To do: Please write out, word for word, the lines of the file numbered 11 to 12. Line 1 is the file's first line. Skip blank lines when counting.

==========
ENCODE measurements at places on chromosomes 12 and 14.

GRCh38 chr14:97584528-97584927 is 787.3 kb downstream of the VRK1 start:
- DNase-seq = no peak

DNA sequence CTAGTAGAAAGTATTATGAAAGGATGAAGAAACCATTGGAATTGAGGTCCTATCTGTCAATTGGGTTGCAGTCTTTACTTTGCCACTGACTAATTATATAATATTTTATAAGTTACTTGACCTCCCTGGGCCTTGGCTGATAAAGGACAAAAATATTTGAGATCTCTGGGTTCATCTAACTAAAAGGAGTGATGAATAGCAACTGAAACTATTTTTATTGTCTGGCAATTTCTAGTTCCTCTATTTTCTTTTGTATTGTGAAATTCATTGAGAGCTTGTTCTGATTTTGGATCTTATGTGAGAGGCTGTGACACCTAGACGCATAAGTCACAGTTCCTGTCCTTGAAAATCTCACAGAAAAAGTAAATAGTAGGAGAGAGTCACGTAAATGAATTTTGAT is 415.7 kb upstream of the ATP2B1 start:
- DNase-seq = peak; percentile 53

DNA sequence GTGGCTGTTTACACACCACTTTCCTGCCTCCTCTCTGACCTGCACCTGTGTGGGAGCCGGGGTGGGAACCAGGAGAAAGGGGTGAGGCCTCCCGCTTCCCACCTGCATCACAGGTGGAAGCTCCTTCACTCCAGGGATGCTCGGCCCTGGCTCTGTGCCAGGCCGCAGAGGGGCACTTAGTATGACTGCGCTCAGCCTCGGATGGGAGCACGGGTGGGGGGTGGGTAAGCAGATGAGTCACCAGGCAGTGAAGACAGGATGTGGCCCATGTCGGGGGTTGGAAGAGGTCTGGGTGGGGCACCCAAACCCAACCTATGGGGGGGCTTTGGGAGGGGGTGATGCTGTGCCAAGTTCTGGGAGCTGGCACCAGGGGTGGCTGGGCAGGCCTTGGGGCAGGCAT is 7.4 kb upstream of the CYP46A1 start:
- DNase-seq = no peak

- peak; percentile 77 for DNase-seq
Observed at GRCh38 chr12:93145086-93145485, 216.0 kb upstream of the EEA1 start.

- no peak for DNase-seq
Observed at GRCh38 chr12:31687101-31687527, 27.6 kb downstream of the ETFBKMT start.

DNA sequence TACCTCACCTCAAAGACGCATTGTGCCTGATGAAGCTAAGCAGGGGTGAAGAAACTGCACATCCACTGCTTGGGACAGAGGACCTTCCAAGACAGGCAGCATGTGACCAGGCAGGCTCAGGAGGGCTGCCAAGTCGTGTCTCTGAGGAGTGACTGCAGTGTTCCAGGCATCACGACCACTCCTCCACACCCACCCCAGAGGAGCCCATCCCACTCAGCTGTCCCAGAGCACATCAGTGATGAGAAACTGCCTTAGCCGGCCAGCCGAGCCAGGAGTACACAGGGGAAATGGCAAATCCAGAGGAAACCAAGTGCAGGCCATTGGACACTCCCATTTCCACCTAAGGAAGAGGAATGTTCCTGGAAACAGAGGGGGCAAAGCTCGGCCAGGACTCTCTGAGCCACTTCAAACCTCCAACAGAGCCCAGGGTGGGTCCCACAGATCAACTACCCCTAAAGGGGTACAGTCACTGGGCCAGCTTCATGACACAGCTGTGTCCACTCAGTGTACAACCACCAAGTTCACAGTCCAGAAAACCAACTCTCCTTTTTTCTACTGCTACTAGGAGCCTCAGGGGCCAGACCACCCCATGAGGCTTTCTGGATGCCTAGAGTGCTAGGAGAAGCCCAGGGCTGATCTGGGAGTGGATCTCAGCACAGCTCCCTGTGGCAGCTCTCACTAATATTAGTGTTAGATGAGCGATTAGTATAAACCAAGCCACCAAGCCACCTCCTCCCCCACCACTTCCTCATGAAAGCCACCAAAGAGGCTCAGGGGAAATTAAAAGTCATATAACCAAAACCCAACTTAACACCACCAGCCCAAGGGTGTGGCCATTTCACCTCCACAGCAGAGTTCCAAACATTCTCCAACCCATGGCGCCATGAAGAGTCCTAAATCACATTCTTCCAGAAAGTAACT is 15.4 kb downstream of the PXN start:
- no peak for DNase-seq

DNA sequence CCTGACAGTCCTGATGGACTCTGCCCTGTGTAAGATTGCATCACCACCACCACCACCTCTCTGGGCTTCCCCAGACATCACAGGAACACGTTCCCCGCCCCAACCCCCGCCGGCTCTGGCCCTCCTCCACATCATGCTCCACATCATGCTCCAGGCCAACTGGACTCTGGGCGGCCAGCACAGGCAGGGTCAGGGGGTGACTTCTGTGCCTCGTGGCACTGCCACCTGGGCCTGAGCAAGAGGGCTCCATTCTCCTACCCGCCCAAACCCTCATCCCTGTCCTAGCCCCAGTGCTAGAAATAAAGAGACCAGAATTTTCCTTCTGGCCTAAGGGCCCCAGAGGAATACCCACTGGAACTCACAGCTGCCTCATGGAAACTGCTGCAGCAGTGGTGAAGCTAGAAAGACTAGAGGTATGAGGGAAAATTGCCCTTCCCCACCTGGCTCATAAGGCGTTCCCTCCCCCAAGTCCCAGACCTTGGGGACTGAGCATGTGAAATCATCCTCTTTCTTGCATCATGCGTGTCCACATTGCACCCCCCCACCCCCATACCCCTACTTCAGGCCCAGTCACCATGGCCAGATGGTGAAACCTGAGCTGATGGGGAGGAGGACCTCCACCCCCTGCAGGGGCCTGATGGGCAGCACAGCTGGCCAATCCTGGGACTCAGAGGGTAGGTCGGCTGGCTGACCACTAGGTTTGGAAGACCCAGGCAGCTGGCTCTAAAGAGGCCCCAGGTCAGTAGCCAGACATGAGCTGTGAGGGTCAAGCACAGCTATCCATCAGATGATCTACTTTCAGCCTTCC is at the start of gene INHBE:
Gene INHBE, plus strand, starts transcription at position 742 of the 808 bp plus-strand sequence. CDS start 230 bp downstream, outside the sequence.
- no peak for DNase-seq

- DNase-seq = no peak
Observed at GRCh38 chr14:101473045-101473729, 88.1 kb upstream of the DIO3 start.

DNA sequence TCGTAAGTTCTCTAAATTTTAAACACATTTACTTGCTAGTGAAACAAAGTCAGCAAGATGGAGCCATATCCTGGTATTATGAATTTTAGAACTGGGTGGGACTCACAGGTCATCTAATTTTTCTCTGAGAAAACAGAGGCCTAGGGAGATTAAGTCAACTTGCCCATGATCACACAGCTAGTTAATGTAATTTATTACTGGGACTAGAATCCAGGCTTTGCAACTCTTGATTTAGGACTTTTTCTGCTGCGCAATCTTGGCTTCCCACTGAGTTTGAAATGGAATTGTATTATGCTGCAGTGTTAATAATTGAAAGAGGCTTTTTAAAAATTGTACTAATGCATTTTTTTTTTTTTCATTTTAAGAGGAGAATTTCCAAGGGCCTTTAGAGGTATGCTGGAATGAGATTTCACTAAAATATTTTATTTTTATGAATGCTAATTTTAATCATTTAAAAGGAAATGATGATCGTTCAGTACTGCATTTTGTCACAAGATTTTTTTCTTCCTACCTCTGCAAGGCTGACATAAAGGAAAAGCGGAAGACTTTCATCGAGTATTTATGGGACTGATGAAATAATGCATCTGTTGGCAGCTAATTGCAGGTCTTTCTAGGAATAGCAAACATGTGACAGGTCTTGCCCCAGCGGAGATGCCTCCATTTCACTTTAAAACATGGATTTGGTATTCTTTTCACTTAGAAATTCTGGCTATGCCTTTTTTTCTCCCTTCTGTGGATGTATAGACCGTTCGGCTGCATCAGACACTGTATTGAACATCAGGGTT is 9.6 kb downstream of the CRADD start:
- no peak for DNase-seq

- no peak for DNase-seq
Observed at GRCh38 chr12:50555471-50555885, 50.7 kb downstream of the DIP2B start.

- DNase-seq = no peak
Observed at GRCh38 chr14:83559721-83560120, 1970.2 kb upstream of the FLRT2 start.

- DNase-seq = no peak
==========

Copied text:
Observed at GRCh38 chr12:31687101-31687527, 27.6 kb downstream of the ETFBKMT start.

DNA sequence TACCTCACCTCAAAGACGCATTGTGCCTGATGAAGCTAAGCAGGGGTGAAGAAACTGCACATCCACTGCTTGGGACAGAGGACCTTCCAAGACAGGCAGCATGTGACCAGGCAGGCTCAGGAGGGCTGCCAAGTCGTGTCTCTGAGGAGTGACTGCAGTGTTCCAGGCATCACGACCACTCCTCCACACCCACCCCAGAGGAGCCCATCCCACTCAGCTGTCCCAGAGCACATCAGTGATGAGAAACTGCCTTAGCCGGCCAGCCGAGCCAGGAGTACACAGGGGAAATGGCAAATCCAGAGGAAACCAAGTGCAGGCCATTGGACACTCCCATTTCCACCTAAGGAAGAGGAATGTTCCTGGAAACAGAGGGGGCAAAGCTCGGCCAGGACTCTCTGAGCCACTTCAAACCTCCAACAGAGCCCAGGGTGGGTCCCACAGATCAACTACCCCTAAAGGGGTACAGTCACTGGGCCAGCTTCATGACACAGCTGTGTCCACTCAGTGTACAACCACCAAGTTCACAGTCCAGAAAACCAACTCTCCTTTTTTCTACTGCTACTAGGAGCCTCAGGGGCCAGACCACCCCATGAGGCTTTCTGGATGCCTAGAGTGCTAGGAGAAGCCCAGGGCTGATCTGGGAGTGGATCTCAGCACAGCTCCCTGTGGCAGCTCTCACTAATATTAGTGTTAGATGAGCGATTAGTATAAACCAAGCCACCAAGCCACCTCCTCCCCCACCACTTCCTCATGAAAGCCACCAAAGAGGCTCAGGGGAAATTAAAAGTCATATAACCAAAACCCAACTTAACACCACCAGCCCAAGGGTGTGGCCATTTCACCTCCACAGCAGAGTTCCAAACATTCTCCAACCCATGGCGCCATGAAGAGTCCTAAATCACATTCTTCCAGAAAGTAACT is 15.4 kb downstream of the PXN start: